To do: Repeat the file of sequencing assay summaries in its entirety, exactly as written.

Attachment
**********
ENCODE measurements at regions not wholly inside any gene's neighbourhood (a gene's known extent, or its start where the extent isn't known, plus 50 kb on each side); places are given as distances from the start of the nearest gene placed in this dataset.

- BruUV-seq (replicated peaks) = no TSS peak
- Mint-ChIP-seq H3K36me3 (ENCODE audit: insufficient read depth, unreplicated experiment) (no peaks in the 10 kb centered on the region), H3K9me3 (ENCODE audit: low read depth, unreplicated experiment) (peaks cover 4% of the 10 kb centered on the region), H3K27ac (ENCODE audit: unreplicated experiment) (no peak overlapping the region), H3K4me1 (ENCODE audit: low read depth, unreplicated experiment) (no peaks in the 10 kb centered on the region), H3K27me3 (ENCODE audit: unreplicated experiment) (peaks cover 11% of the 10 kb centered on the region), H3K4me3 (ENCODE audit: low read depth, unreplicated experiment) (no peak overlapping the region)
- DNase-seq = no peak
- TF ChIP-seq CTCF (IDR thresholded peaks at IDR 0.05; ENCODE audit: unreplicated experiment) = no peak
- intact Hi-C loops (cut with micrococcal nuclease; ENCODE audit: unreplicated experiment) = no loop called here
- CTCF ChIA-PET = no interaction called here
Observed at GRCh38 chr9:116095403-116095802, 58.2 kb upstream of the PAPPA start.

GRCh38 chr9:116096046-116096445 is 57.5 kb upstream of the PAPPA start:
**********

ENCODE measurements at regions not wholly inside any gene's neighbourhood (a gene's known extent, or its start where the extent isn't known, plus 50 kb on each side); places are given as distances from the start of the nearest gene placed in this dataset.

- BruUV-seq (replicated peaks) = no TSS peak
- Mint-ChIP-seq H3K36me3 (ENCODE audit: insufficient read depth, unreplicated experiment) (no peaks in the 10 kb centered on the region), H3K9me3 (ENCODE audit: low read depth, unreplicated experiment) (peaks cover 4% of the 10 kb centered on the region), H3K27ac (ENCODE audit: unreplicated experiment) (no peak overlapping the region), H3K4me1 (ENCODE audit: low read depth, unreplicated experiment) (no peaks in the 10 kb centered on the region), H3K27me3 (ENCODE audit: unreplicated experiment) (peaks cover 11% of the 10 kb centered on the region), H3K4me3 (ENCODE audit: low read depth, unreplicated experiment) (no peak overlapping the region)
- DNase-seq = no peak
- TF ChIP-seq CTCF (IDR thresholded peaks at IDR 0.05; ENCODE audit: unreplicated experiment) = no peak
- intact Hi-C loops (cut with micrococcal nuclease; ENCODE audit: unreplicated experiment) = no loop called here
- CTCF ChIA-PET = no interaction called here
Observed at GRCh38 chr9:116095403-116095802, 58.2 kb upstream of the PAPPA start.

GRCh38 chr9:116096046-116096445 is 57.5 kb upstream of the PAPPA start: